Best of British Food: Food Assurance and Product Labelling

May 30, 2022
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British food is the combination of cooking traditions and cuisines from across the United Kingdom. The best of British food can be everything from traditional UK dishes – such as fish and chips or eton mess – to the recognition of local produce. 

While British food is something to celebrate and be proud of, it’s also important that locally sourced, farmed and manufactured food is correctly labelled so that consumers have a clear understanding as to where it has come from.

In this article, we’re going to look at what it means to buy British and the benefits of doing so. We’ll also look at British food standards, food labelling & packaging requirements, and guidance on animal welfare labelling for manufacturers – such as the Red Tractor and Lion Mark certifications. 

What Does it Mean to Buy British?

In recent years, there’s been a huge increase in the number of consumers wanting to buy British food. In 2021, OnePoll revealed statistics that showed 73% of the public are often or always looking specifically for British food when shopping. This is the highest recorded percentage since the Farmer Favourability Survey was started in 2012. 

Buying British food is a way of rejoicing in the food that is grown on our doorsteps, tasting a part of Britain’s heritage and supporting farmers who maintain our countryside. It also means enjoying the diverse and delicious food that our varied countryside and seasonal climate produces.

Some of the most traditional – and popular – British dishes include:

  • Fish and chips.
  • Roast dinner (with Yorkshire pudding).
  • Pie and mash.
  • Toad in the hole.
  • Shepherd’s Pie.
  • Ploughman’s lunch.
  • Welsh cawl.
  • Haggis.

Benefits of Buying British

There are many benefits to buying the best of British food rather than imported goods. These include, but are not limited to:

  • As it only travels from farm to shop, British food has a much lower carbon footprint than imported food, which is better for the environment.
  • Britain’s pig farmers operate by the standards of welfare set out in the UK law, which are some of the highest in the entire world.
  • Britain has a cattle passport system, which means that the origin of each animal – including its mother and place of birth – can be traced.
  • Under the welfare standards that British meat is produced to, no growth-producing hormones are allowed and antibiotics are only administered under veterinary approval
  • Buying local food supports the economy and this includes everyone from the farmers and the food processing workers to the retail and hospitality businesses that sell the food.
  • Consumers of British food help to protect the countryside and environment as the foods are produced in a sustainable way that benefits the countryside.

Why are Consumers Wary of Buying British?

Despite the many benefits of buying British, there are still concerns that make consumers wary of doing so. A report gathered from research conducted by England Marketing on behalf of Love British Food clarified some of the reasons why.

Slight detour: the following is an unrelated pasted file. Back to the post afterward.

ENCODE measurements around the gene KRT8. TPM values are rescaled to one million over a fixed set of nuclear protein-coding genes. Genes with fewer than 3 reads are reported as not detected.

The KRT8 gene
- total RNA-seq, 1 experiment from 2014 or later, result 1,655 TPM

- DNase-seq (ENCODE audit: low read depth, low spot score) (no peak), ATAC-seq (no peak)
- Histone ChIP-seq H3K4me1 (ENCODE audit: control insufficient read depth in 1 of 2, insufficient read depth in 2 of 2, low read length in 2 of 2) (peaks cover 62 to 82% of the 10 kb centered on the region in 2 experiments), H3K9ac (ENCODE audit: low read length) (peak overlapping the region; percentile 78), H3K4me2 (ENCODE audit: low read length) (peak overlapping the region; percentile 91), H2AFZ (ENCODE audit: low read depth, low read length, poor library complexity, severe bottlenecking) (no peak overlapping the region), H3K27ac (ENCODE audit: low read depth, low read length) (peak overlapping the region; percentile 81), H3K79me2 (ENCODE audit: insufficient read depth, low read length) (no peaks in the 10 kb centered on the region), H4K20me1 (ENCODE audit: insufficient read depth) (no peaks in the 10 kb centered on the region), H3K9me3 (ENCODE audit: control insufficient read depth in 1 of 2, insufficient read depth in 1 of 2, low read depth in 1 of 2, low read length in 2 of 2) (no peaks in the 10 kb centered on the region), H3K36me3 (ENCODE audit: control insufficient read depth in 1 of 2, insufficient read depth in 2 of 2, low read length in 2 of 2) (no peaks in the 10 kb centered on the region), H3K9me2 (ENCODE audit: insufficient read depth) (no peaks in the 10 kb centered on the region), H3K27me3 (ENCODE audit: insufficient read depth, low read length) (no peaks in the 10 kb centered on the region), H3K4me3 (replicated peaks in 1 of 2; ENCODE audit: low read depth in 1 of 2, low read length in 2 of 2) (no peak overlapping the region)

The report found that most participants were willing to spend 5-10p more per item for British produced food. In addition, it found that over half of respondents stated they would prioritise purchasing British produced food in order to support the farming industry.

The report also uncovered concerns as most of the respondents reported that while they felt confident in the high standards of British produced food, most were not aware of the different standards required. 

Some had also lost faith in the Union Jack symbol on packaging and were concerned that items could have been produced elsewhere and merely packaged in the UK. Overall, it was reported that respondents would like to see less packaging used, too.

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British Food Standards

Product standards are in place to ensure that products sold to consumers are safe to eat. For food in the UK, this is overseen by the Food Standards Agency (FSA). They are responsible for food safety and hygiene in England, Wales and Northern Ireland and work with local authorities to ensure all products meet criteria such as labelling ingredients and allergens, and don’t exceed specific levels of additives or preservatives.

For example, there are legal pesticide limits in place to reduce the residue in foods. This is to protect not only the consumer but also the environment and wildlife such as birds, mammals, fish and pollinating insects.

There are also laws that prevent consumers from being misled, such as, the Sale and Supply of Goods Act 1994, Protection from Unfair Trading Regulations 2008 and Trade Description Act 1968. For example, while vegan foods do not have a legal UK or EU definition regarding what they can or cannot contain, the regulations are in place to protect consumers from being misinformed about the contents of a product. As customers would reasonably expect a vegan product to be free from animal products, these laws mean that a vegan product containing an animal product in the ingredients would be considered misleading, and therefore illegal. For more information on vegan products and the labelling requirements, check out our article here.